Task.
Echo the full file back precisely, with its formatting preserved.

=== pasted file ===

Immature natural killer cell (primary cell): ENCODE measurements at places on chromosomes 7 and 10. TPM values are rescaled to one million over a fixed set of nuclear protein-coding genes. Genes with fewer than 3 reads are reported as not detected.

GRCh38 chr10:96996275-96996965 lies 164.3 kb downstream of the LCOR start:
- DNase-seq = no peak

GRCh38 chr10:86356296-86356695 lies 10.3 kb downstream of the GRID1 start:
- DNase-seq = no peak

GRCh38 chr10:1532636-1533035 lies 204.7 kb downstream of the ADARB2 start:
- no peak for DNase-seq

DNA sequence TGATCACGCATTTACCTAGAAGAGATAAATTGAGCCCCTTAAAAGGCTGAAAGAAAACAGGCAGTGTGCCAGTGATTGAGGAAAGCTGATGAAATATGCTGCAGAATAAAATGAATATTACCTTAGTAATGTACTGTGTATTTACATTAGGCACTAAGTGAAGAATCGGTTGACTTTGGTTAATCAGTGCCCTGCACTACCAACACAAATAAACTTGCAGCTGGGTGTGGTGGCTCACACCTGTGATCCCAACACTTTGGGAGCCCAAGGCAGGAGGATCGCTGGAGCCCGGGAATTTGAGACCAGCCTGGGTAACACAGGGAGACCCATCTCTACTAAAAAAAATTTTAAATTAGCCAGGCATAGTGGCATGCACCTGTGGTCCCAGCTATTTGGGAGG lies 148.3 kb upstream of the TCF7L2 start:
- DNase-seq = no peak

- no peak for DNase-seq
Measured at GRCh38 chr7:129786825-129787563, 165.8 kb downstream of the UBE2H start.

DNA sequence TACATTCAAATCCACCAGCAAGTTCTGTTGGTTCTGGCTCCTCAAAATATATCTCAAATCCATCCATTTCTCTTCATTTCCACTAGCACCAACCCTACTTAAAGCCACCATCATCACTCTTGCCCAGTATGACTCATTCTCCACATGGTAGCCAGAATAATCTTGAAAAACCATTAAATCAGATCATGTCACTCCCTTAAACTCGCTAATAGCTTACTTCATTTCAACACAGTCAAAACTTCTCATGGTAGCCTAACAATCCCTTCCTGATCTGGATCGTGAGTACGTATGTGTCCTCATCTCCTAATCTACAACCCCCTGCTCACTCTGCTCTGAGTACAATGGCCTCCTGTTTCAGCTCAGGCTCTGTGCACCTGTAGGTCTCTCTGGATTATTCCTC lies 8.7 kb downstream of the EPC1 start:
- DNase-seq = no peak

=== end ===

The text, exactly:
Immature natural killer cell (primary cell): ENCODE measurements at places on chromosomes 7 and 10. TPM values are rescaled to one million over a fixed set of nuclear protein-coding genes. Genes with fewer than 3 reads are reported as not detected.

GRCh38 chr10:96996275-96996965 lies 164.3 kb downstream of the LCOR start:
- DNase-seq = no peak

GRCh38 chr10:86356296-86356695 lies 10.3 kb downstream of the GRID1 start:
- DNase-seq = no peak

GRCh38 chr10:1532636-1533035 lies 204.7 kb downstream of the ADARB2 start:
- no peak for DNase-seq

DNA sequence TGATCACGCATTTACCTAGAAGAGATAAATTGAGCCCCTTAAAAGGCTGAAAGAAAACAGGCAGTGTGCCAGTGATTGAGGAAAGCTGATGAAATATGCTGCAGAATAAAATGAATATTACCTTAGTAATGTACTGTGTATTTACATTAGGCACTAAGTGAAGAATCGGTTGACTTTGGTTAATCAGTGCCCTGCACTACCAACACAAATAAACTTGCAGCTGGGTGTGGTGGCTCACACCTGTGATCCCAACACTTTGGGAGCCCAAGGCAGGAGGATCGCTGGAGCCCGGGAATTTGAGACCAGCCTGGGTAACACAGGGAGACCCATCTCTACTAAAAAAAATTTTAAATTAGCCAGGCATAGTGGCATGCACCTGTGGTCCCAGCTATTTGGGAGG lies 148.3 kb upstream of the TCF7L2 start:
- DNase-seq = no peak

- no peak for DNase-seq
Measured at GRCh38 chr7:129786825-129787563, 165.8 kb downstream of the UBE2H start.

DNA sequence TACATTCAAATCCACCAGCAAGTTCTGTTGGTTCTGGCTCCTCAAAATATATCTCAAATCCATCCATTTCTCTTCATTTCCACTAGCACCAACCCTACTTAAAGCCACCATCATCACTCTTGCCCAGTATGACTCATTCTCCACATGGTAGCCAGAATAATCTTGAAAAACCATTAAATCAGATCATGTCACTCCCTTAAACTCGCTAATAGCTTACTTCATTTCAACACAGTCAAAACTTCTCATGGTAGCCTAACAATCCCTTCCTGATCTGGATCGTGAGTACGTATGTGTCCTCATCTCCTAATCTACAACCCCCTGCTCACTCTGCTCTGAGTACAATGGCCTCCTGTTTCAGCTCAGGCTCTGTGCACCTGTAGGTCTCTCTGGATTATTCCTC lies 8.7 kb downstream of the EPC1 start:
- DNase-seq = no peak